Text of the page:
Beyoncé shows us what we really fear in “Haunted” video

Beyonce posts up in the "Haunted" video

In the video for her song Haunted, Bey takes a casual stroll through a haunted mansion. As she makes her way down the hall, she glances into the various rooms, each one containing a “frightening” or “freakish” scene. But I think King Bey used the scenes to push back on our (sub)conscious societal fears. So according to Beysus, what are some of the things our society fears?

1. White woman at the disposal of black men
One of the first rooms in Beyonce’s house of “horrors” includes a group of black men enjoying a game of cards and being served by a “sexy” white woman in uniform. This room taps into our fear of black male sexuality as a threat to the purity of white women. Later, we see her seductively engaging them on a table.

2. Female sexuality
In another room, there is a group of women dressed in black leather, one of whom begins to grind on a male viewer. This room was scary because we were face to face with the outcome of dominant female sexuality running rampant.

3. Deviant sexuality
Many of the rooms suggested sexual deviance via images associated with BDSM, drastic age and race contrasts, and couples dressed in gas masks and feathers and shit. We are afraid of any display of sexuality that does not fit heteronormative ideas about sex only qualifying as acceptable if the point of arousal involves penile penetration.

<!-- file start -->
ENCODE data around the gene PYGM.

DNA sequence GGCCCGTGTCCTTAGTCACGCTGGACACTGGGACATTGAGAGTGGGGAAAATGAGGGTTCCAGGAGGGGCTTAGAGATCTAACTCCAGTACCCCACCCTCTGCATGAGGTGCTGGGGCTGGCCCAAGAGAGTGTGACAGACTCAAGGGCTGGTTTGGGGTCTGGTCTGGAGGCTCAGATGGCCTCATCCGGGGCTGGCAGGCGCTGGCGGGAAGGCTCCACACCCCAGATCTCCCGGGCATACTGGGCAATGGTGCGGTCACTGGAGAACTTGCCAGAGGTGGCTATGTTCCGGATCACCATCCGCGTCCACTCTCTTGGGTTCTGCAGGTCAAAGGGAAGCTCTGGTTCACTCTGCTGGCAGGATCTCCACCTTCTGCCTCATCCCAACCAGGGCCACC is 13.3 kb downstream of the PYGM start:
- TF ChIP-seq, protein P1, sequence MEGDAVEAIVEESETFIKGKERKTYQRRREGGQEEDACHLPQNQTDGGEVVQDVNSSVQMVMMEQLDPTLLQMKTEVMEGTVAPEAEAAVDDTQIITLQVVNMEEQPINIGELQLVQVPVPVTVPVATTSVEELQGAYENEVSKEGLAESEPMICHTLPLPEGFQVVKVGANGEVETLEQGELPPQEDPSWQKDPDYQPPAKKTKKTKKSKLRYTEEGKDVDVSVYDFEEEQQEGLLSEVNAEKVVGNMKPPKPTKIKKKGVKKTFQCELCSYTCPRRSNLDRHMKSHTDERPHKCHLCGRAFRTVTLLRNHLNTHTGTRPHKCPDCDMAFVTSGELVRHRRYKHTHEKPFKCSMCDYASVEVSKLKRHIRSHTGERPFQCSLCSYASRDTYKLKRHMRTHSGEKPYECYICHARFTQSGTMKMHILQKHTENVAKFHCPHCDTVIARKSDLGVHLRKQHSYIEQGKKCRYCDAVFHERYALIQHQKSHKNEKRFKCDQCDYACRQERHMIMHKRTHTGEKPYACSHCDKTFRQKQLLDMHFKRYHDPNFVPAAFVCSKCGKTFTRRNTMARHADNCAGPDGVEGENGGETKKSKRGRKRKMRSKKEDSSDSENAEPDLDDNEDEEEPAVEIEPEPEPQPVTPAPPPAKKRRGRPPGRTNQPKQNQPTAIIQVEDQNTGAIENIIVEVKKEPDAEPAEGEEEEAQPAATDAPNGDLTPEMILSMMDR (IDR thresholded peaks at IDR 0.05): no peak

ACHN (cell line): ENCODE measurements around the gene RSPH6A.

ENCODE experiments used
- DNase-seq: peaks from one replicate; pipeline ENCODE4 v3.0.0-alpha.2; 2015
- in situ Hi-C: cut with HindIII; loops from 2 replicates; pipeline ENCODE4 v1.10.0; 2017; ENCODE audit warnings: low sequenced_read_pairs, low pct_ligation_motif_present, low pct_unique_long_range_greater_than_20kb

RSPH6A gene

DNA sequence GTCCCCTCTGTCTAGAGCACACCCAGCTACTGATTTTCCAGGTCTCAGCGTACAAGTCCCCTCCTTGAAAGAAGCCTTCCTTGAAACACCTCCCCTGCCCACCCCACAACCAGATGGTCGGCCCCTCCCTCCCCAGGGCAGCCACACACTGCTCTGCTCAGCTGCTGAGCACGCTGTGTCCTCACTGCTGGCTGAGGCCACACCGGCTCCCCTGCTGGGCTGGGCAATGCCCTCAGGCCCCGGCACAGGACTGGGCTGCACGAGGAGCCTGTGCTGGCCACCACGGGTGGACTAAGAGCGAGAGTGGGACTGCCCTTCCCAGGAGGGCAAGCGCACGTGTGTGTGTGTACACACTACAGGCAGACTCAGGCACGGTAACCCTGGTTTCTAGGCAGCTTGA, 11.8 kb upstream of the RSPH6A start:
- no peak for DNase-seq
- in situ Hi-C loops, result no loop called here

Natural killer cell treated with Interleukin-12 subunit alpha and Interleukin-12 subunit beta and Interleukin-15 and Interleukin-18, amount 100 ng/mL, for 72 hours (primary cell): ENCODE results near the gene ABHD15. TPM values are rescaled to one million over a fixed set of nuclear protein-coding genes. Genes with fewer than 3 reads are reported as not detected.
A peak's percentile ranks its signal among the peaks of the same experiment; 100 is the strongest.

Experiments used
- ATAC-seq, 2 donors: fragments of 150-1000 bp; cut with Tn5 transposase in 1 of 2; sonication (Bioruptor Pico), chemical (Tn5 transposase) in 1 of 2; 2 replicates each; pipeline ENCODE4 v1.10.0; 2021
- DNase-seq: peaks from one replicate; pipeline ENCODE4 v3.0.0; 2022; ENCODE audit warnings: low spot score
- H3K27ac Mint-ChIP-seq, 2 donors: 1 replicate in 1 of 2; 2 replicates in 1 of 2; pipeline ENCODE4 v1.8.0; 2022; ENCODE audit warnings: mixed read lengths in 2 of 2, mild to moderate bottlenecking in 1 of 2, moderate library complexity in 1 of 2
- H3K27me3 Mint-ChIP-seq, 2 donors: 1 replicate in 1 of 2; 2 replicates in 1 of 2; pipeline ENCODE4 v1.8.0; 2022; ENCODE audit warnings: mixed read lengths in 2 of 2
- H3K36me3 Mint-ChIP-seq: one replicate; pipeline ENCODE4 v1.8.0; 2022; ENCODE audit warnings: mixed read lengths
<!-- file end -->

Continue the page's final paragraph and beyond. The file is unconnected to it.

4. Gender bending
One room features what appears to be a man dressed with feminine accessories. They are posed in a traditionally feminine stance  in a bathtub, blowing bubbles. And in another room, what appears to be a woman of color is muscular with short hair. It’s no secret that we fear people who’s gender we are not able to immediately identify and label.

5. Suspicious black men
Four black men with their faces disguised in the infamous black and white face paint of the criminals in the film Dead Presidents stare intently back at us. In America, these faces are threats to our safety and national security.

Bey mingles these images with those of eerie twins, dying patients, and dead old women uplifting the fact that these fears are equally rooted in fictional perceptions of reality. I see what you did there Mother Bey.

 

Avatar Image Sesali has been called a Beyoncé apologist. Her reaction.

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3 Comments

  1. Posted December 18, 2013 at 9:11 pm | Permalink
  2. Posted December 20, 2013 at 2:18 am | Permalink

    I disagree with fearing people who’s genders we’re not able to instantly identify. I love guys who could pass as girls! I’m almost certain it’s because I liked Marilyn Manson and Twiggy Ramirez when I was 10. I’m starting to think I’m one of those people who fears people that are normal.

  3. Posted December 20, 2013 at 5:19 pm | Permalink

    Do you think it’s possible that the first room represents more than just the threat of black men to white women, but that it could also symbolize the perceived threat of white women to black men in taking them away from the black community? I don’t think it’s just one-sided.

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